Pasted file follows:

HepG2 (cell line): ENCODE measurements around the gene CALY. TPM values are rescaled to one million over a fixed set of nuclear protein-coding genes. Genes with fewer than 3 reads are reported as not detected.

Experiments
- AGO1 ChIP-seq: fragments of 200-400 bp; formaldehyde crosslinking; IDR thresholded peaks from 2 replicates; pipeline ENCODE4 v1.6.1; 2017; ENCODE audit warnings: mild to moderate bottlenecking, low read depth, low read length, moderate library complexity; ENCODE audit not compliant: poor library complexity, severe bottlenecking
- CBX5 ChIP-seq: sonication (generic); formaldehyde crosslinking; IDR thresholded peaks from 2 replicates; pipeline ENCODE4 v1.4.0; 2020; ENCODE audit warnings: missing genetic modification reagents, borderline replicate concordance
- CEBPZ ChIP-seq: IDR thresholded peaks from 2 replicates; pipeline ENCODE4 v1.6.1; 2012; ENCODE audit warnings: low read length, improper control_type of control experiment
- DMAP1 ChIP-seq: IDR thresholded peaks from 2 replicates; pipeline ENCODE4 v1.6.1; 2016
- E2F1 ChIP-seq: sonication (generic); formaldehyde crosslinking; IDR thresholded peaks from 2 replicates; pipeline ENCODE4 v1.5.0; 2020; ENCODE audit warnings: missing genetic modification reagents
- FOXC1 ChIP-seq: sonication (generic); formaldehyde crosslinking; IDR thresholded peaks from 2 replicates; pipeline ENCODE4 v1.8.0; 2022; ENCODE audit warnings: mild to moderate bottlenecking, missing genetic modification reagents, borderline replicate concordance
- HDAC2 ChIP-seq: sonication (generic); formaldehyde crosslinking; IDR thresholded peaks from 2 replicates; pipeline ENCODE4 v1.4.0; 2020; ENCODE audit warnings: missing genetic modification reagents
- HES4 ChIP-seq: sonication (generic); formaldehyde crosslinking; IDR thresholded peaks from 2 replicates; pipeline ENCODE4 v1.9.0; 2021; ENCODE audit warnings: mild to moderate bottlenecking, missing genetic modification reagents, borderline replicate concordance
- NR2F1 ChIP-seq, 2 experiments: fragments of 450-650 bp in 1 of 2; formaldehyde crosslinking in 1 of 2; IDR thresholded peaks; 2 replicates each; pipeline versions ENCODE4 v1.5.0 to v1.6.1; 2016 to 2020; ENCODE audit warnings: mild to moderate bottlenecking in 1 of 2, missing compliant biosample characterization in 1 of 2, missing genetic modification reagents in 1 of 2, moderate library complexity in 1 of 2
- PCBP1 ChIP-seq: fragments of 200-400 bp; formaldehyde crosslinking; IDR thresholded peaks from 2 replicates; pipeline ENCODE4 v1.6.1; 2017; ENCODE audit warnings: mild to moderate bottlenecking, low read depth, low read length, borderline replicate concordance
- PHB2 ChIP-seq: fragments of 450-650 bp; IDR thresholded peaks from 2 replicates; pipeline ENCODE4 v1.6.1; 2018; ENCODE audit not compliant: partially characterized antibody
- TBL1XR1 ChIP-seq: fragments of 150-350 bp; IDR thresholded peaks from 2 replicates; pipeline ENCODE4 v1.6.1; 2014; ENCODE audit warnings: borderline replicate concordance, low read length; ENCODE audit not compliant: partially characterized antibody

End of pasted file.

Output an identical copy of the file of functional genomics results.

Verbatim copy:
HepG2 (cell line): ENCODE measurements around the gene CALY. TPM values are rescaled to one million over a fixed set of nuclear protein-coding genes. Genes with fewer than 3 reads are reported as not detected.

Experiments
- AGO1 ChIP-seq: fragments of 200-400 bp; formaldehyde crosslinking; IDR thresholded peaks from 2 replicates; pipeline ENCODE4 v1.6.1; 2017; ENCODE audit warnings: mild to moderate bottlenecking, low read depth, low read length, moderate library complexity; ENCODE audit not compliant: poor library complexity, severe bottlenecking
- CBX5 ChIP-seq: sonication (generic); formaldehyde crosslinking; IDR thresholded peaks from 2 replicates; pipeline ENCODE4 v1.4.0; 2020; ENCODE audit warnings: missing genetic modification reagents, borderline replicate concordance
- CEBPZ ChIP-seq: IDR thresholded peaks from 2 replicates; pipeline ENCODE4 v1.6.1; 2012; ENCODE audit warnings: low read length, improper control_type of control experiment
- DMAP1 ChIP-seq: IDR thresholded peaks from 2 replicates; pipeline ENCODE4 v1.6.1; 2016
- E2F1 ChIP-seq: sonication (generic); formaldehyde crosslinking; IDR thresholded peaks from 2 replicates; pipeline ENCODE4 v1.5.0; 2020; ENCODE audit warnings: missing genetic modification reagents
- FOXC1 ChIP-seq: sonication (generic); formaldehyde crosslinking; IDR thresholded peaks from 2 replicates; pipeline ENCODE4 v1.8.0; 2022; ENCODE audit warnings: mild to moderate bottlenecking, missing genetic modification reagents, borderline replicate concordance
- HDAC2 ChIP-seq: sonication (generic); formaldehyde crosslinking; IDR thresholded peaks from 2 replicates; pipeline ENCODE4 v1.4.0; 2020; ENCODE audit warnings: missing genetic modification reagents
- HES4 ChIP-seq: sonication (generic); formaldehyde crosslinking; IDR thresholded peaks from 2 replicates; pipeline ENCODE4 v1.9.0; 2021; ENCODE audit warnings: mild to moderate bottlenecking, missing genetic modification reagents, borderline replicate concordance
- NR2F1 ChIP-seq, 2 experiments: fragments of 450-650 bp in 1 of 2; formaldehyde crosslinking in 1 of 2; IDR thresholded peaks; 2 replicates each; pipeline versions ENCODE4 v1.5.0 to v1.6.1; 2016 to 2020; ENCODE audit warnings: mild to moderate bottlenecking in 1 of 2, missing compliant biosample characterization in 1 of 2, missing genetic modification reagents in 1 of 2, moderate library complexity in 1 of 2
- PCBP1 ChIP-seq: fragments of 200-400 bp; formaldehyde crosslinking; IDR thresholded peaks from 2 replicates; pipeline ENCODE4 v1.6.1; 2017; ENCODE audit warnings: mild to moderate bottlenecking, low read depth, low read length, borderline replicate concordance
- PHB2 ChIP-seq: fragments of 450-650 bp; IDR thresholded peaks from 2 replicates; pipeline ENCODE4 v1.6.1; 2018; ENCODE audit not compliant: partially characterized antibody
- TBL1XR1 ChIP-seq: fragments of 150-350 bp; IDR thresholded peaks from 2 replicates; pipeline ENCODE4 v1.6.1; 2014; ENCODE audit warnings: borderline replicate concordance, low read length; ENCODE audit not compliant: partially characterized antibody